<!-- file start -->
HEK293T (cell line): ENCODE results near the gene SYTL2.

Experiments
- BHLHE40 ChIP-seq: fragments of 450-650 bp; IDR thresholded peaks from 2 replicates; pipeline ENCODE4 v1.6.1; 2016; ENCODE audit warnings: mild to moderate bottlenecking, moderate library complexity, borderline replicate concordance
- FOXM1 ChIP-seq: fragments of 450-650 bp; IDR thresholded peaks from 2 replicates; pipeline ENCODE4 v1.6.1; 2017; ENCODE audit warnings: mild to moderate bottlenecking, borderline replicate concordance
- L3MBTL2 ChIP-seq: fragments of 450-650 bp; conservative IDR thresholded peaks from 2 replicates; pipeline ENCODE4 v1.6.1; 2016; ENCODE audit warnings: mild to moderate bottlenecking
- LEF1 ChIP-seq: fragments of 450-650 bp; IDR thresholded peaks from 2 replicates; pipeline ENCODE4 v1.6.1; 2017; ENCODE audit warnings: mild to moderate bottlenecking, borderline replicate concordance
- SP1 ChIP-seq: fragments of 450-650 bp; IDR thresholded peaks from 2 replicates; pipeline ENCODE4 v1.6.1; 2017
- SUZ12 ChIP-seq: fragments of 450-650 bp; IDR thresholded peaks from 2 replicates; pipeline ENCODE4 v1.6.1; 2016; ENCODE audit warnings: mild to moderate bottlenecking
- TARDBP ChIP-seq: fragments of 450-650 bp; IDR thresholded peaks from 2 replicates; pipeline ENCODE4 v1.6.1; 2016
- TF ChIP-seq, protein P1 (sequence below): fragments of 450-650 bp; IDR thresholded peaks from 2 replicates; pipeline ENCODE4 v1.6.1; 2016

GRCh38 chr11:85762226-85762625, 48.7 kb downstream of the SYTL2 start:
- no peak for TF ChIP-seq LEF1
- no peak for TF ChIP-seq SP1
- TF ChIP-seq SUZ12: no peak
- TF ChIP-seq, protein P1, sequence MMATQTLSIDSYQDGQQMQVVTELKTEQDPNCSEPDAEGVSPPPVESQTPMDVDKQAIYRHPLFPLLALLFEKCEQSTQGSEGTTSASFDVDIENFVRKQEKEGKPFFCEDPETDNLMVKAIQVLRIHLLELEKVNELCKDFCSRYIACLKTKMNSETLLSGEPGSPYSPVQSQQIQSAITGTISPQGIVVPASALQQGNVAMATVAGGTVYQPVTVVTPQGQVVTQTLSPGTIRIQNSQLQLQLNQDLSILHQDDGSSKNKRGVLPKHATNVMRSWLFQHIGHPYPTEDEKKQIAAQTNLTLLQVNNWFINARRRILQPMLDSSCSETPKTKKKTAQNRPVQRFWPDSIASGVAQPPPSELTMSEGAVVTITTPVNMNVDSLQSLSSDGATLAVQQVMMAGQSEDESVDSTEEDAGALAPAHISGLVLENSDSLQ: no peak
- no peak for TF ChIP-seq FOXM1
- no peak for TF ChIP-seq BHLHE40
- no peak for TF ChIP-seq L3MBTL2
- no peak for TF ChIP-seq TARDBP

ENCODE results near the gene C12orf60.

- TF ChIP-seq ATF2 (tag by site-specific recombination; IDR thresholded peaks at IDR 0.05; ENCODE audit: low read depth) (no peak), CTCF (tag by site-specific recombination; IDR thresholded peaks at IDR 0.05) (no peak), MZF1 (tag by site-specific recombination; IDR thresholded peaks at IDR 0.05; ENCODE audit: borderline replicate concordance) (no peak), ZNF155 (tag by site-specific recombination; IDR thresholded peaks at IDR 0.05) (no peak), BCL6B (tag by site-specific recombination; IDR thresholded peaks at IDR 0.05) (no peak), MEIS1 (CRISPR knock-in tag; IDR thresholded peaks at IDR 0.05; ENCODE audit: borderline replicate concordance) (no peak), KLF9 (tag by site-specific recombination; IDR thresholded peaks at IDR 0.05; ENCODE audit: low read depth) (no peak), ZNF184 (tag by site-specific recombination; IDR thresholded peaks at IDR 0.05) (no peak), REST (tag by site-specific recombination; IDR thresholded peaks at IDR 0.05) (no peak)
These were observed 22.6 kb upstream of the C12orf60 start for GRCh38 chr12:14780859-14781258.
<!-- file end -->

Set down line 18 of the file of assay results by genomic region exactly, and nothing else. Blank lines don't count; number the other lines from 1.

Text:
- no peak for TF ChIP-seq L3MBTL2